- Jonathan Lethem
- "Let me try a small stunt here."
- 12/14/09 at 17:00
Okay, I am here to confess that I am a hypocrite who will not wade into the comments section (actually, it is for fear that my wife and child and book-in-progress would never hear from me again), but will allude to some of the goings-on there from the imperial perch of the bully pulpit. Specifically, give me (and Shoals) a break: It wasn't us who dragged David Halberstam into the conversation, it was Simmons. Again, and again, and again. If you check the index under "Halberstam" you might think Halberstam is only discussed on six pages, but if you then check again under "Breaks of the Game" the total is doubled.
And hey, we all agreed to do this because the book was exciting, energizing, plainly worthy of discussion. I said in my first post that I devoured it like Cap’n Crunch. But to determine that a book—or a basketball player, pop culture reference, or a blog post—is good enough that you want to ask more of it—well, that's why we're alive, folks. It isn't elitist unless you're the Handicapper General from Vonnegut's “Harrison Bergeron.”
And I agree: Chuck Klosterman on Ralph Sampson is one of the finest sports essays I've read in a long time.
Let me try a small stunt here and try to suggest that Micro Simmons and Macro Simmons are actually the same issue. That's to say: If there's a "Secret" to book writing, too, then which player is Simmons? A Vince Carter, who has the tools but doesn't care? I don't think so. A Patrick Ewing, laboring indignantly above his natural level? Nah. I think he's—yes!—Allen Iverson, blessed with a crazy oversupply of Secret-defying capacities utterly irresistible to put into action and, for many, irresistible to behold—until the day comes when they suddenly rankle. No wonder Simmons burns his thesis to make room for Iverson—that was what Iverson would do if he were writing a book. It would make a highlight film, and then someone would point out that the team lost the game that the highlight came from.
My favorite player section in the book, when I read the whole thing again, was an odd one: Robert Horry. Simmons lets an old blog post stand in for the whole, and he's right to do it, because the piece just sings—not with flashy writing, but with affection, charm, reason, and even what I'd like to call "emotional intelligence." When Simmons says that he'd want Horry's career, I believe him, not only in a way I sometimes (often) don't elsewhere when he's telling me something about his life, but in a way that makes me feel that, as a writer, he's discovering something about himself at the moment that he writes the words. (I also adore the comparison to John Cazale. What an incredible thing, to be a minor film actor and yet be in all those masterpieces. Another guy like that is Tim Holt: Treasure of Sierra Madre, The Magnificent Ambersons, My Darling Clementine. Name three Gary Cooper movies as good.)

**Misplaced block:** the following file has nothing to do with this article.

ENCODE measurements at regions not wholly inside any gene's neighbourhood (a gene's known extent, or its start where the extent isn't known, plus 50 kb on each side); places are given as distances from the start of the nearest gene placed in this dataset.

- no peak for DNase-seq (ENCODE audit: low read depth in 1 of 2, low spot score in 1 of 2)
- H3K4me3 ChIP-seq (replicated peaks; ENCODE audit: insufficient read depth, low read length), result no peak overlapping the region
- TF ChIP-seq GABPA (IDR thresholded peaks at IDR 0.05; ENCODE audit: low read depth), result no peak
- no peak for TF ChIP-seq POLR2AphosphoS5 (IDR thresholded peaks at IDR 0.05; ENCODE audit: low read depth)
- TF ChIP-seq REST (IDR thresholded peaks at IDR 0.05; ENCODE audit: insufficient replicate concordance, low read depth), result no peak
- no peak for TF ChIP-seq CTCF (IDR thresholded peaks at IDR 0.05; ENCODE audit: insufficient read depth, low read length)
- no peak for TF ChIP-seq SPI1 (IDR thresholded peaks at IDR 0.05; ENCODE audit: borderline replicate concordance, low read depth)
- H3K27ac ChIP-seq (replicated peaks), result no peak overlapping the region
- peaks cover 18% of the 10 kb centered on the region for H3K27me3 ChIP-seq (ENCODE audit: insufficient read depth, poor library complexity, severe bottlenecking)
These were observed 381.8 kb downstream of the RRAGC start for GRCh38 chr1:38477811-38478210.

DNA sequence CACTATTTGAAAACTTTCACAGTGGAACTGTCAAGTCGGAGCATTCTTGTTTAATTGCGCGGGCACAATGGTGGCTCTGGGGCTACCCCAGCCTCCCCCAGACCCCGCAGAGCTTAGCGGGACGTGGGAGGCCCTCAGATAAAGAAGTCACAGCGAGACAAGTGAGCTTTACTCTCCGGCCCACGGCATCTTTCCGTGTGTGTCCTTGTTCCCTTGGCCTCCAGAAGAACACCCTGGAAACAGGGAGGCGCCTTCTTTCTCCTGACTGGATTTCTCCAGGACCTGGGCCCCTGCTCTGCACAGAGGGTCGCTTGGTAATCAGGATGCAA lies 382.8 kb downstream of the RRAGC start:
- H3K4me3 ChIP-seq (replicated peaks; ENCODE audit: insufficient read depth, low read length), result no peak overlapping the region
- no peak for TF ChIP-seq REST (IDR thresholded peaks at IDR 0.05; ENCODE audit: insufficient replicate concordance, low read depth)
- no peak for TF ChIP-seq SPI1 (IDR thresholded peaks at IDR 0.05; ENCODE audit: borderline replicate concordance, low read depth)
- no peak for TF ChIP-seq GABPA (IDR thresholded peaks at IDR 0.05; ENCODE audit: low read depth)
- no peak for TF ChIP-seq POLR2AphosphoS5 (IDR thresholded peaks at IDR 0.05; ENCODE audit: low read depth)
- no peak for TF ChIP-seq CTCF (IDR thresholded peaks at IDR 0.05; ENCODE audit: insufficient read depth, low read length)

And now, with Horry as my beacon, and though I may be the weakest wonk here, let me attempt a wonkish criticism—it's only an inkling, but it crept up on me as I reconsidered the book: I simply think, given the alchemical nature of basketball, the degree to which teams are defined by the Robert Horrys—by the rotation, by the sixth men, by the indefinable catalysts and flow among a group of players whose achievements are ultimately inextricable, perhaps sometimes even by the fans and tradition inside a given building (Celtics, anyone?)—that Simmons weighs "titles won" too highly in ranking individual accomplishment. Sure, he gives a nod here and there to this notion (“How would we think of X now if he'd been on Y championship team?”). But then, having nodded, he just plunges ahead—which results in his relatively boorish treatment of men like Karl Malone.